Leaders with both entities are weighing the possibility, taking costs and staffing into consideration.
County Manager Jerry Cooper said officials have been open to the idea.
“I believe that any consolidation can be very beneficial to citizens from the standpoint from (an increased) level of service and overall cost reduction,” he said.
Cooper said the idea of consolidation initially was brought up in 2002, but the idea never got off the ground.
Officials from both bodies earlier this year have floated the idea of entering into a joint venture to operate a new fire station.
A Service Delivery Strategy, adopted in 2009 by the Cherokee County Board of Commissioners and municipalities, includes a fire services agreement that would allow the county to work with the city to jointly build a fire station.
That agreement, which hasn’t been approved, stipulates both entities building a new station near Laurel Canyon, replacing the county’s North Canton station on Highway 140/Reinhardt College Parkway, and another near Commerce Boulevard, replacing Cherokee’s Hickory Flat station on Highway 140/Hickory Flat Highway east of Interstate 575.
Canton has two fire stations, Station 11 on Marietta Highway, on the south side of the city, and Station 16, on West Main Street in downtown Canton.
Ideally, Canton personnel would become employees of the county, and Cooper said the county would define the service area as Cherokee County Fire & Emergency Services. City of Canton and Canton Fire Chief Dean Floyd could possibly serve on Cherokee County Fire Chief Tim Prather’s executive staff as a liaison to Canton.
Cooper said there’s no timeline on moving forward with the possible merger, but added if both entities could come to terms in the summer before their fiscal years begin in October, that would be positive.
Cooper said the county has requested information on health care, pension and capital costs, and a list of employees and their ranking and pay, as well as debt service related to the Fire Department, before taking further action.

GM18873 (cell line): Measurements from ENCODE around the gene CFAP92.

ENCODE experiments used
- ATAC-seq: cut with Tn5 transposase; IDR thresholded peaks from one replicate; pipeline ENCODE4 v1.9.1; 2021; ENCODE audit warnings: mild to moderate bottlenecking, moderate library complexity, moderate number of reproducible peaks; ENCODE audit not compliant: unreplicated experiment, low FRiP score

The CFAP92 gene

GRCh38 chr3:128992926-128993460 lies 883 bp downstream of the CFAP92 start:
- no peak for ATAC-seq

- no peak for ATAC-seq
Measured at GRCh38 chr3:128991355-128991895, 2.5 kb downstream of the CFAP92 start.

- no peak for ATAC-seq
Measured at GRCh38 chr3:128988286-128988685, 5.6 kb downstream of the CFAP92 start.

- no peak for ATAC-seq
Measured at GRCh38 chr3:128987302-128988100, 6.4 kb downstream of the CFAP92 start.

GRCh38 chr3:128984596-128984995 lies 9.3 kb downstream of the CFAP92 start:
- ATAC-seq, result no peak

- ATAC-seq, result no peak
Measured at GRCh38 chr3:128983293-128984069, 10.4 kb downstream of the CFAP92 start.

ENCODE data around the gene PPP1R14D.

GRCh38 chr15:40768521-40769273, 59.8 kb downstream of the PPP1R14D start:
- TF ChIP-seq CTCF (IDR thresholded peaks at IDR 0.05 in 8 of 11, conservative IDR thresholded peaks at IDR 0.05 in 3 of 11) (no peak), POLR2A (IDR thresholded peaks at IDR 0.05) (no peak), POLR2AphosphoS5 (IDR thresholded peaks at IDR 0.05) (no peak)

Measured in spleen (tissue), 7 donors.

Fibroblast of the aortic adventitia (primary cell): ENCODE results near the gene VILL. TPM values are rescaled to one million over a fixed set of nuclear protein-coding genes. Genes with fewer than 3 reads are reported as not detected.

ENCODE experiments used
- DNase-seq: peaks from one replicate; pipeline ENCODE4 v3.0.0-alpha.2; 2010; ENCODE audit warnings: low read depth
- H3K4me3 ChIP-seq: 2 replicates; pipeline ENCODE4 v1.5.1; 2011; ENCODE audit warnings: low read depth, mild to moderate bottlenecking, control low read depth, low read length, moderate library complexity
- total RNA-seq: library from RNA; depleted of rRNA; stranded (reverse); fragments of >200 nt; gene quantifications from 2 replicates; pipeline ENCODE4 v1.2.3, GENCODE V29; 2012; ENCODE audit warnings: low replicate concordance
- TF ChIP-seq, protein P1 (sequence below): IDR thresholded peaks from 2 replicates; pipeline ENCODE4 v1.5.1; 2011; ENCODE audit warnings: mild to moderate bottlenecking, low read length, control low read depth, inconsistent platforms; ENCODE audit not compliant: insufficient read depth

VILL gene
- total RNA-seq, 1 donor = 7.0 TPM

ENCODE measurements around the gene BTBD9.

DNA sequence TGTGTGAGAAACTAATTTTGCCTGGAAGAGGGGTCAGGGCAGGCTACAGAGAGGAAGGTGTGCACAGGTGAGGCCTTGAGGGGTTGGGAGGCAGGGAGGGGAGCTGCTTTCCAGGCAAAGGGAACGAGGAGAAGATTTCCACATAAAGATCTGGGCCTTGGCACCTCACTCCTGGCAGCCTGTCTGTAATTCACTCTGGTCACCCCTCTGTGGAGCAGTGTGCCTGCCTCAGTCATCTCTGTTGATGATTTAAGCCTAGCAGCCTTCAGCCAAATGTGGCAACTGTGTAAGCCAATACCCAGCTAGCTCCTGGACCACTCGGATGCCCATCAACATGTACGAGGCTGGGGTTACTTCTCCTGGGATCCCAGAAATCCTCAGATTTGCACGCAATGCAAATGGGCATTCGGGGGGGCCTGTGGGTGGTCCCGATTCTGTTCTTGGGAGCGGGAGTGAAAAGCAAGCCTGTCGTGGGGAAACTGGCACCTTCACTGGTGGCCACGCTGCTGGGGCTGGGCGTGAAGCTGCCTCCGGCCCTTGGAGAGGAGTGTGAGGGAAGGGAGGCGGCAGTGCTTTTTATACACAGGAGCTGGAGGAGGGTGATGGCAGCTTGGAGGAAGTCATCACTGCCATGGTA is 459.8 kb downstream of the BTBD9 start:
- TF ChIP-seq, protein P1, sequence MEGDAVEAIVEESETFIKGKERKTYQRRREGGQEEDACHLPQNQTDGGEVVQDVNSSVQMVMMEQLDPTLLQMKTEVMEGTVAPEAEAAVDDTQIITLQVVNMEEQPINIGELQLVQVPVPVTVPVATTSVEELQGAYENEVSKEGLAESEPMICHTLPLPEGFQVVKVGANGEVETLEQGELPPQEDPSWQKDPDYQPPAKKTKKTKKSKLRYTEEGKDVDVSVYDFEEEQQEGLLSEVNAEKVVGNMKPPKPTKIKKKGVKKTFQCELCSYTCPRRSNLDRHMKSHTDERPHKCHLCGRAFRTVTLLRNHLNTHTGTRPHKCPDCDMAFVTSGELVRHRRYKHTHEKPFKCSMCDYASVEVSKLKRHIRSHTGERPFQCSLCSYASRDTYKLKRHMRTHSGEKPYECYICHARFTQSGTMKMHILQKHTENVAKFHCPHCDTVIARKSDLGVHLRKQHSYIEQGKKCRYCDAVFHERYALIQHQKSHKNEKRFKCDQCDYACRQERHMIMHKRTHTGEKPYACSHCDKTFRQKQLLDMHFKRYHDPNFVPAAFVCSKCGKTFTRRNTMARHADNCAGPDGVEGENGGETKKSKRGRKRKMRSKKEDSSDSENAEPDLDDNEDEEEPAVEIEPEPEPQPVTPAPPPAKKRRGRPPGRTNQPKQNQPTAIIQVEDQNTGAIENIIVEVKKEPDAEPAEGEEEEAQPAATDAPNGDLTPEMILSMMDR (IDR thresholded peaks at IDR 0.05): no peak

Canton City Manager Scott Wood said the city is “always open” to discussing any reasonable concepts, “but currently we have as many questions as answers, and in matters such as this, the devil seems always in the details.”
“My own personal opinion is that any time local governments can work cooperatively and co-supportively, we should do so, provided the sum total of any such alliance accrues to the benefit of both governments and their respective taxpayers,” he said.
Canton Mayor Gene Hobgood said he “really seriously doubts” anything will come out of consolidation talks.
Hobgood noted some preliminary cost figures associated with the possible merger have implanted some doubts in his mind.
“Right now, from my perspective, I don’t see anything that could happen any time in the near future,” he said.
Councilman Bob Rush, who has actively advocated for the city to move forward with building a third fire station, also said he’s “100 percent” opposed to any consolidation “unless the city, as suggested by some residents, wishes to merge totally with the county.”
Rush said he’s concerned some Canton residents may end up paying more in home insurance, since Canton’s ISO rating of 4 is lower than the county’s split 5/9 rating.
Homes located on a water system with fire hydrants where water is available are eligible for the 5 rating.
Homes that are in areas with no water systems with fire hydrants and are within a five-mile radius of a fire station are only eligible for the 9 ISO rating.
He also said the city would have to pay the county’s fire district tax of 3.129 mills, which he noted “would leave us a miniscule amount to run the city and would probably result in a significant tax increase for the residents with virtually no increase in services.”
If the city does merge, he said, “I can see no reason for the city to exist as an entity.”
“The residents would probably be better off if we then merged the parks, roads and police with the county as well,” he said.